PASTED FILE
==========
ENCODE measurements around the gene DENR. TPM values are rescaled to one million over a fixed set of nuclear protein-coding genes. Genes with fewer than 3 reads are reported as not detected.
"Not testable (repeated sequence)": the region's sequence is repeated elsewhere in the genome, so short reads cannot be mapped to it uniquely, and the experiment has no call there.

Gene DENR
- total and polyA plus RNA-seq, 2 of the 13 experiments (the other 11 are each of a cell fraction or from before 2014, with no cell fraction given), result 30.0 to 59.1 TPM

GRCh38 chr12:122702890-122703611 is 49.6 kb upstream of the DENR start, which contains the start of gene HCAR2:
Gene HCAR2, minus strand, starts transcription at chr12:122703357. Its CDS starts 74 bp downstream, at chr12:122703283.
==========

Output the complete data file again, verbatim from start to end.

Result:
ENCODE measurements around the gene DENR. TPM values are rescaled to one million over a fixed set of nuclear protein-coding genes. Genes with fewer than 3 reads are reported as not detected.
"Not testable (repeated sequence)": the region's sequence is repeated elsewhere in the genome, so short reads cannot be mapped to it uniquely, and the experiment has no call there.

Gene DENR
- total and polyA plus RNA-seq, 2 of the 13 experiments (the other 11 are each of a cell fraction or from before 2014, with no cell fraction given), result 30.0 to 59.1 TPM

GRCh38 chr12:122702890-122703611 is 49.6 kb upstream of the DENR start, which contains the start of gene HCAR2:
Gene HCAR2, minus strand, starts transcription at chr12:122703357. Its CDS starts 74 bp downstream, at chr12:122703283.